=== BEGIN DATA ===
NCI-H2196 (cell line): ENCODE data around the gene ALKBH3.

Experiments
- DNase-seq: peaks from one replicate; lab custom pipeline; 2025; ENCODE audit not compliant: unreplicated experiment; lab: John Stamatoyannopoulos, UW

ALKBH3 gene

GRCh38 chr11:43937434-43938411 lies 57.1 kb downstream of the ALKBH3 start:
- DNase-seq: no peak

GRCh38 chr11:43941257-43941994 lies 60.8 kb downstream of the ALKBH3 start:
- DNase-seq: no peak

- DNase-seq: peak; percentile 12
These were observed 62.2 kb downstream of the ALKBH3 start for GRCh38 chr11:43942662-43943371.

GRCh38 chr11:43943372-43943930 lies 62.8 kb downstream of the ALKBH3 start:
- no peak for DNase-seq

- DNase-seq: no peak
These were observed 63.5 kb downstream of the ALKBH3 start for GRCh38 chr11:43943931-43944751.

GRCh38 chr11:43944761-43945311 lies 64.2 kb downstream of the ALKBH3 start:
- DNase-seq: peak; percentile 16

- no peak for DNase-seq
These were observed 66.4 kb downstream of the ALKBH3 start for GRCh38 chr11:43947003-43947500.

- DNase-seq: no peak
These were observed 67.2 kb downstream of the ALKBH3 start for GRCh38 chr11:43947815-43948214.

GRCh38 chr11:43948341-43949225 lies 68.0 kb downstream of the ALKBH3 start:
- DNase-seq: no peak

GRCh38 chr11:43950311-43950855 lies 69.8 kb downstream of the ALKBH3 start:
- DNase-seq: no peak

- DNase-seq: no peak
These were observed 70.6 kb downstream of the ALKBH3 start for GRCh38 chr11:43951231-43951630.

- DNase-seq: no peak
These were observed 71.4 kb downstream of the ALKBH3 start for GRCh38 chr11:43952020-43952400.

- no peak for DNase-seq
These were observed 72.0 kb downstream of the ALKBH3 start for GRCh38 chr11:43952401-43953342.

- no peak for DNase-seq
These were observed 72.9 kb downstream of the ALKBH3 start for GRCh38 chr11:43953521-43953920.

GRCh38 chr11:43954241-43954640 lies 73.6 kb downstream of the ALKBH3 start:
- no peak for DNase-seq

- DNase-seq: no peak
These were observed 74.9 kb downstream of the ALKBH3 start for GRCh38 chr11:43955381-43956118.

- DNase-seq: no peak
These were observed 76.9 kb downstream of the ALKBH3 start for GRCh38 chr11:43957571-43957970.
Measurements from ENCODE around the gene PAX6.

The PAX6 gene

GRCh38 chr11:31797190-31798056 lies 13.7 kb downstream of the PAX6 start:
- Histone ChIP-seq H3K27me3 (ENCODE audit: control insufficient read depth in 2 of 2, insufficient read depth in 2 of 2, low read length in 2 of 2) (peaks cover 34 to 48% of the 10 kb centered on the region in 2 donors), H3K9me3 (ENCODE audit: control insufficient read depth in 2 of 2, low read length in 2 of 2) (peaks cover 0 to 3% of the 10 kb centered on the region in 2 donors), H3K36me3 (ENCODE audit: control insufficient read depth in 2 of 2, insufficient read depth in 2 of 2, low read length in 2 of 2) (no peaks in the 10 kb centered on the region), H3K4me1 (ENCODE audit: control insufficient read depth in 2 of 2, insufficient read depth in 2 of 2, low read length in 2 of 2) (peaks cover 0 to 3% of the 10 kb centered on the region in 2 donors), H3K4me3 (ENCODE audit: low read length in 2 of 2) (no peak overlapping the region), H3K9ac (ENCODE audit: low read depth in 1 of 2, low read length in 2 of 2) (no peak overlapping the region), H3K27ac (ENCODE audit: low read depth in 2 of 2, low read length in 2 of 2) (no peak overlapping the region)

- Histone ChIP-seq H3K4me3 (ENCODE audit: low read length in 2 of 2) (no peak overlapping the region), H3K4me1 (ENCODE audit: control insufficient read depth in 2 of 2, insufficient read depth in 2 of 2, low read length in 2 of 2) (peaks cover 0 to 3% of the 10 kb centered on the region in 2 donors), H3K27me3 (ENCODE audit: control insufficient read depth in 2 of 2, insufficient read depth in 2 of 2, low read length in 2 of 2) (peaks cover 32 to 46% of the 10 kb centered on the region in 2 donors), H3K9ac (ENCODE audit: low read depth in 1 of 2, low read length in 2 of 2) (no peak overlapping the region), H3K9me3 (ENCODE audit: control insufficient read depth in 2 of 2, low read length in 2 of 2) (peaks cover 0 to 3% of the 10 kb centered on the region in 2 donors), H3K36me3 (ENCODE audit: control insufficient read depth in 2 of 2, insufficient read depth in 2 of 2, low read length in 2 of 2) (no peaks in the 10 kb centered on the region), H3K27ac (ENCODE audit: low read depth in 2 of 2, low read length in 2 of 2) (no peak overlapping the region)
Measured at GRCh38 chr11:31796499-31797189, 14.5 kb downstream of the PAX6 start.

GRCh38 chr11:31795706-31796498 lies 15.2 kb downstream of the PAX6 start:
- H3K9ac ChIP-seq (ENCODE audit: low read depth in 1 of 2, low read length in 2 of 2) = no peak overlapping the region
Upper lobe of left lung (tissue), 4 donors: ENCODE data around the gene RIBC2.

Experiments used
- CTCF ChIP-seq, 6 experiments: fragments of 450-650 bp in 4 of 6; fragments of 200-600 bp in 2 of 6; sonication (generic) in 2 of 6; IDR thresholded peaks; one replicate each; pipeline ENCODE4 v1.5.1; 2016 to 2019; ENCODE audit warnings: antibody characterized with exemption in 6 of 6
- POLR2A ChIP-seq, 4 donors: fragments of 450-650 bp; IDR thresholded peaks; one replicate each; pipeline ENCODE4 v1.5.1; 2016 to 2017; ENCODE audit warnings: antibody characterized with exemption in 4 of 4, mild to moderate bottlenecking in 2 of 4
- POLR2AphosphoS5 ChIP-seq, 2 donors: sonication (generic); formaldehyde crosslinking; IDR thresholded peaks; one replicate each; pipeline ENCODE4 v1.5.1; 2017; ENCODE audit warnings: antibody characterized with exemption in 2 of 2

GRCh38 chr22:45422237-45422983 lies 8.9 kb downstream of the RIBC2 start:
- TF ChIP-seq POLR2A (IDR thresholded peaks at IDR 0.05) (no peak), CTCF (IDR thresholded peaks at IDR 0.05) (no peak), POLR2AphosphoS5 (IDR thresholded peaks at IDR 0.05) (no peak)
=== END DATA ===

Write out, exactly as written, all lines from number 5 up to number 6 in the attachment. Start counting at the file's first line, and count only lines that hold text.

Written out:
GRCh38 chr11:43937434-43938411 lies 57.1 kb downstream of the ALKBH3 start:
- DNase-seq: no peak